How Intel PAUSE instruction changes affect MySQL performance
There are many x86 and arm instructions. Neither application programmers nor database kernel developers need to have a deep understanding of these instructions most of the time, but Pause instructions and database operations are too close. This article introduces the understanding of Pause instructions through a very interesting performance optimization, hoping to find out how CPU instruction sets affect your programs with half the effort.
The article is divided into two parts. The first part is the performance optimization process of a full table scan of MySQL clusters; The second part is the principle analysis after the problem is solved, as well as the context, advantages and disadvantages of Pause instruction and application scenario analysis.
Some simplifications are made for the convenience of understanding:
Client ->Tomcat ->LVS ->MySQL (32 MySQL instance clusters, 8 cores for each instance)
The client presses Tomcat and MySQL clusters (to make sub databases and sub tables of data). MySQL clusters are 32 instances. Each business SQL needs to be split into 256 SQL statements by Tomcat and sent to 32 MySQL databases (each MySQL has 8 sub databases). The 256 SQL statements sent to MySQL are not completely serial, but not completely parallel, and have a certain degree of parallelism.
The business SQL is a simple select sum, which is fast on every MySQL (indexed)
SELECT SUM(emp_arr_amt) FROM table_ c WHERE INSUTYPE='310' AND Revs_ Flag='Z' AND accrym='201910' AND emp_ no='1050457';
Description of monitoring indicators
● The logic RT/QPS in the following or screenshot refers to the RT and QPS of Tomcat seen on the client;
● RT: response time, the only indicator to judge the performance bottleneck;
● Physical RT/QPS refers to MySQL RT and QPS seen by Tomcat (RT here refers to RT that reaches the network card of Tomcat node, so it also includes network consumption)
The client presses a Tomcat node+32 MySQL nodes, and the QPS is about 430. The Tomcat node CPU is full, and the MySQL RT is 0.5ms. Add a Tomcat node, and the QPS is about 700. The Tomcat CPU is nearly full, and the MySQL RT is 0.6ms. Here, the performance basically increases linearly with the expansion, which is in line with expectations.
Continue to add Tomcat nodes to expand the capacity horizontally. The client presses three Tomcat nodes+32 MySQL nodes, and the QPS is still 700. The Tomcat node CPU is not running well, and the MySQL RT is 0.8ms, which is seriously not in line with expectations.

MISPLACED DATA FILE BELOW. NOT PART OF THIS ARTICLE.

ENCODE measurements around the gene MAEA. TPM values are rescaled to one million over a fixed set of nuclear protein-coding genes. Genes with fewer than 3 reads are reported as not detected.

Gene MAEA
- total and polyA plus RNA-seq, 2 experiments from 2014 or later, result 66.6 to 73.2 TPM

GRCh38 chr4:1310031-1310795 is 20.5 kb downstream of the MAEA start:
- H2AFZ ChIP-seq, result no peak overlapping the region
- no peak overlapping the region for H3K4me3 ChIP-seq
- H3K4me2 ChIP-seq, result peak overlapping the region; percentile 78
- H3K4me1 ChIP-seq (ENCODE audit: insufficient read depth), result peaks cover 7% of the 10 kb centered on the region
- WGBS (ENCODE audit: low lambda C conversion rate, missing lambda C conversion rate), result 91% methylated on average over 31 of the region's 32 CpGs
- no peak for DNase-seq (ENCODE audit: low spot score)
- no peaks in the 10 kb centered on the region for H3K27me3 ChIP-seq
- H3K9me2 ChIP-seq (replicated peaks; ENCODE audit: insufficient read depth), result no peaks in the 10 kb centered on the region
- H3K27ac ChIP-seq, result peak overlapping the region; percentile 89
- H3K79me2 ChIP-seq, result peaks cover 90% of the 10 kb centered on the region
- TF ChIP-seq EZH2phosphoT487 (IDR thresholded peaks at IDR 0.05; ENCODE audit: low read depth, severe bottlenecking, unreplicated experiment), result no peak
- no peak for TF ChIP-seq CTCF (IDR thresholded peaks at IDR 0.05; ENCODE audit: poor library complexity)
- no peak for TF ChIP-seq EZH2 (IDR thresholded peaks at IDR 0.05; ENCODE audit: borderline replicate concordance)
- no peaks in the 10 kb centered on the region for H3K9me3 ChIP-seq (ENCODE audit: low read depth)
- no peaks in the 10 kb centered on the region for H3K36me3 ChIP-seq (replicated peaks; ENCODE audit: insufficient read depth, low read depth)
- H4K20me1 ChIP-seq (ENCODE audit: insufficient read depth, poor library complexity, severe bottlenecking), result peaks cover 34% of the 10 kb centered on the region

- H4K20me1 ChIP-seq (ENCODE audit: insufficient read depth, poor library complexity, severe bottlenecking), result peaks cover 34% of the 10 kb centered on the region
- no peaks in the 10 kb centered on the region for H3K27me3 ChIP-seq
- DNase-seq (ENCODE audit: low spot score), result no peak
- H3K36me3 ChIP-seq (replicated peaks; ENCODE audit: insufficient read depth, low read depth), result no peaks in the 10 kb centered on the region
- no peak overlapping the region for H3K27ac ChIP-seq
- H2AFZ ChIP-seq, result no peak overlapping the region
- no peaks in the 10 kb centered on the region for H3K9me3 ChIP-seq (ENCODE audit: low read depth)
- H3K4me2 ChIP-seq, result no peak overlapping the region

Performance pressure test principle:
The increase of concurrent QPS no longer indicates that there is a bottleneck, and the bottleneck is where RT increases the most
Through monitoring, the on-site DBA found that the MySQL CPU was less than 20%, and there was no slow query. It tried to use the client to directly press one MySQL over all the intermediate links, which could run the MySQL CPU to full capacity. At this time, the QPS was about 38000 (corresponding to the above scenario, when the client QPS was 700, the QPS on a single MySQL only ran to 6000). Therefore, the suspicion of MySQL was ruled out (this reasoning was not rigorous enough, which left a big hole for later investigation).
Then the next suspicion lies in the network, LVS and other intermediate links.
Suspicion of LVS and network
First of all, the problem of bandwidth is eliminated through a large query, because there are small packets here. When the PPS reaches 720000, it is natural to think of the flow restriction of gateways and LVS
PPS monitoring. This physical machine has four MySQL instances. The PPS is about 90000, and 9 * 32/4=720000
In the end, all network factors were eliminated. The core evidence is that when doing pressure testing, repeatedly ping MySQL from Tomcat. RT is the same as when there is no pressure, which also shows that the network is not a problem (please think about the role of this ping).
Confirmation of problems
Try to open the log on Tomcat and set the slow SQL threshold to 100ms. At this time, you can really see a large number of slow queries on MySQL from the log, because this SQL needs to be split into 256 SQL statements on Tomcat and issued at the same time. Once one SQL statement returns slowly, the entire request will be dragged down by this short board. The average RT is 0.8ms. However, if the average RT exceeds 100ms, the overall impact is still great.
Find the slow queries recorded by Tomcat (Tomcat adds a unique ID and sends it to MySQL) in the MySQL log. It is found that MySQL is indeed slow, so it is basically confirmed that it is a MySQL problem here. Finally, we don't have to worry about whether it is a network problem.
At the same time, packet capturing is performed on Tomcat, and RT on the network card is statistically analyzed:
The above is the average physical RT of each SQL captured by Tomcat. The above is the RT of 0.6 ms for the QPS 430. The following is three servers with the QPS of 700. However, the RT has risen to 0.9 ms, which is basically consistent with the physical RT recorded by Tomcat monitoring. If MySQL also has similar packet capture to calculate RT time, it can quickly eliminate network problems.
RT data obtained from network packet capture is more easily accepted by all people. I tried to capture packets on MySQL, but because of the LVS module, the access ports and IP addresses have been modified, so I cannot analyze the response time of a stream.
Focus on MySQL again
At this time, due to the basic confirmation of the problem points, the focus of checking whether there is a problem in MySQL is different. Instead of just looking at the CPU and slow queries, the problem is obviously more complex.
Lesson: CPU is only a factor affecting performance, RT is the result. Follow RT, not just CPU
Through monitoring, it is found that the MySQL CPU is not high all the time, but the running thread is often seen to soar to more than 100, which soon drops down. It looks like there are too many sudden concurrent query requests leading to queuing. Each MySQL instance is an 8Core CPU. Try to expand the MySQL instance to 16Core (just to verify this problem), and the QPS can indeed rise to 1000 (not the ideal 1400).
This is the MySQL status monitored on Tomcat:
At the same time, you can also see this surge through vmstat on MySQL: